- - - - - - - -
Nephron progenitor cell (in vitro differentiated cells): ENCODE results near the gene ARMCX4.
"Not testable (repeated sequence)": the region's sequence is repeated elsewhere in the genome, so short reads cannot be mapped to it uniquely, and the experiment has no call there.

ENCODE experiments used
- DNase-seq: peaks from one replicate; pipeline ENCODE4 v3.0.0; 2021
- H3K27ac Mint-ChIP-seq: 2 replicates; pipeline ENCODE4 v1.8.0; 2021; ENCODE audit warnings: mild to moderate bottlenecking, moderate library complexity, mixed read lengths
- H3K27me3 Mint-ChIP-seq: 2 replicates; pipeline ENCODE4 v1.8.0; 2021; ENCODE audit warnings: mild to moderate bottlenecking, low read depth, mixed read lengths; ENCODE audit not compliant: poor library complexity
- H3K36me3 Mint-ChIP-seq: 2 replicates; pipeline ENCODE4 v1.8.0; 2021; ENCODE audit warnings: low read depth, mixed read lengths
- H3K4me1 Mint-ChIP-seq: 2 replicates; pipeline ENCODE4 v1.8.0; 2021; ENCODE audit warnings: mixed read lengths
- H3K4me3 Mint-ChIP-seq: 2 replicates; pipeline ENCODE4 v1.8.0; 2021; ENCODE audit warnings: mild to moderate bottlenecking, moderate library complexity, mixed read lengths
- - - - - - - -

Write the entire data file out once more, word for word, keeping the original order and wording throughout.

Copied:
Nephron progenitor cell (in vitro differentiated cells): ENCODE results near the gene ARMCX4.
"Not testable (repeated sequence)": the region's sequence is repeated elsewhere in the genome, so short reads cannot be mapped to it uniquely, and the experiment has no call there.

ENCODE experiments used
- DNase-seq: peaks from one replicate; pipeline ENCODE4 v3.0.0; 2021
- H3K27ac Mint-ChIP-seq: 2 replicates; pipeline ENCODE4 v1.8.0; 2021; ENCODE audit warnings: mild to moderate bottlenecking, moderate library complexity, mixed read lengths
- H3K27me3 Mint-ChIP-seq: 2 replicates; pipeline ENCODE4 v1.8.0; 2021; ENCODE audit warnings: mild to moderate bottlenecking, low read depth, mixed read lengths; ENCODE audit not compliant: poor library complexity
- H3K36me3 Mint-ChIP-seq: 2 replicates; pipeline ENCODE4 v1.8.0; 2021; ENCODE audit warnings: low read depth, mixed read lengths
- H3K4me1 Mint-ChIP-seq: 2 replicates; pipeline ENCODE4 v1.8.0; 2021; ENCODE audit warnings: mixed read lengths
- H3K4me3 Mint-ChIP-seq: 2 replicates; pipeline ENCODE4 v1.8.0; 2021; ENCODE audit warnings: mild to moderate bottlenecking, moderate library complexity, mixed read lengths